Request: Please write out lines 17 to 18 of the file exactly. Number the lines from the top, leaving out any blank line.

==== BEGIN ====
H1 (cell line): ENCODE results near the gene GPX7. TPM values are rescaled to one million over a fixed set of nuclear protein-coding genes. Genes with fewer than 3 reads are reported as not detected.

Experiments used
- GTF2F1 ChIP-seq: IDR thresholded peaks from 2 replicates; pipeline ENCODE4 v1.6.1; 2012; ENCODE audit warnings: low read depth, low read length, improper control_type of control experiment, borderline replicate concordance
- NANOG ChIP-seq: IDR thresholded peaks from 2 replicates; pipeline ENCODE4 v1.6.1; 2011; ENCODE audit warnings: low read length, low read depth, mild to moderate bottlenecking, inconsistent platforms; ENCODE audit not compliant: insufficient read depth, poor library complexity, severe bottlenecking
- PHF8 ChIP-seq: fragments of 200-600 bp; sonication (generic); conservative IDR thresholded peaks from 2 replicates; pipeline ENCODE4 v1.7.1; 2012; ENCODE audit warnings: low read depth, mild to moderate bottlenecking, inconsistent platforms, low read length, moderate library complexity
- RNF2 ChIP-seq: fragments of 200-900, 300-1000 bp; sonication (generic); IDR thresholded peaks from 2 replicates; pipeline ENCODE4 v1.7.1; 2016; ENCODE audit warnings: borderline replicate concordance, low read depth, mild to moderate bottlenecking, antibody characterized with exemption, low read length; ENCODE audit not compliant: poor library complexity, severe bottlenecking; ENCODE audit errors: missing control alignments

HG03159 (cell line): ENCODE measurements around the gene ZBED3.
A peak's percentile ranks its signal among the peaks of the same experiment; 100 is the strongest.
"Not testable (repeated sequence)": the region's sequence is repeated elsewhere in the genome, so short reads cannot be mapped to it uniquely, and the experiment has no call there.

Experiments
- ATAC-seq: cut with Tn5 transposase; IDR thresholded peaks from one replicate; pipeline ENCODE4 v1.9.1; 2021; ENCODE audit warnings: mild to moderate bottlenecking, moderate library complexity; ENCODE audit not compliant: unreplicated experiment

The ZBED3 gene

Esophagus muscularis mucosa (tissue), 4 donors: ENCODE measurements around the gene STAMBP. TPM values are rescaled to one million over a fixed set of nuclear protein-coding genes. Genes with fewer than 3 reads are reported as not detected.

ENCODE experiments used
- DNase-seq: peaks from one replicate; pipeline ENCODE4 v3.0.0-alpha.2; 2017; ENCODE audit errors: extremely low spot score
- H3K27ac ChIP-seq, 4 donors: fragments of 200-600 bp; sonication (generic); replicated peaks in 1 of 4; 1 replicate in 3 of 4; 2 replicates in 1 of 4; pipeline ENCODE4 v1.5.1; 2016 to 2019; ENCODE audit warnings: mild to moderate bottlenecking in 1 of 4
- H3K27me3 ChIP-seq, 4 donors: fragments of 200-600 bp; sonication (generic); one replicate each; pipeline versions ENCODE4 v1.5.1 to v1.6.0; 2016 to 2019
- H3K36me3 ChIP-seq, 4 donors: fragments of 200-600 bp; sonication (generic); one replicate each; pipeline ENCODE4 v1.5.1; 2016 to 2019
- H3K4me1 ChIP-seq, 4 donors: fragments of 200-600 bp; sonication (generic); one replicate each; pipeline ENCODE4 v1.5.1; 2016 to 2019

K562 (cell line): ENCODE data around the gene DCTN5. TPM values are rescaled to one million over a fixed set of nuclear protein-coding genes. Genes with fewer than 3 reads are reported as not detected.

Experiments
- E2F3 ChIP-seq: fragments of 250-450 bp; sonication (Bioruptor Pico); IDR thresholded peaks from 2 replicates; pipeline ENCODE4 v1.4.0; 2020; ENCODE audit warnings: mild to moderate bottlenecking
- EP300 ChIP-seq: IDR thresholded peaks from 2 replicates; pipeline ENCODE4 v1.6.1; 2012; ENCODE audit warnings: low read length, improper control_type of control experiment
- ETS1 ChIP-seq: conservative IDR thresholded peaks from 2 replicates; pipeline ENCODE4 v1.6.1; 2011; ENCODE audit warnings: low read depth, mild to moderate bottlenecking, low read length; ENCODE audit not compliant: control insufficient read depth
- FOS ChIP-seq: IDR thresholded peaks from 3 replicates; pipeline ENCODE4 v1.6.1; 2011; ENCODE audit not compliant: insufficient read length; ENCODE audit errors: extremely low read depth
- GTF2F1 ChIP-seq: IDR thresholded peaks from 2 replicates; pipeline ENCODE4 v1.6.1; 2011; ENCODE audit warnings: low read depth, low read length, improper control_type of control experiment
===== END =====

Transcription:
- H3K27me3 ChIP-seq, 4 donors: fragments of 200-600 bp; sonication (generic); one replicate each; pipeline versions ENCODE4 v1.5.1 to v1.6.0; 2016 to 2019
- H3K36me3 ChIP-seq, 4 donors: fragments of 200-600 bp; sonication (generic); one replicate each; pipeline ENCODE4 v1.5.1; 2016 to 2019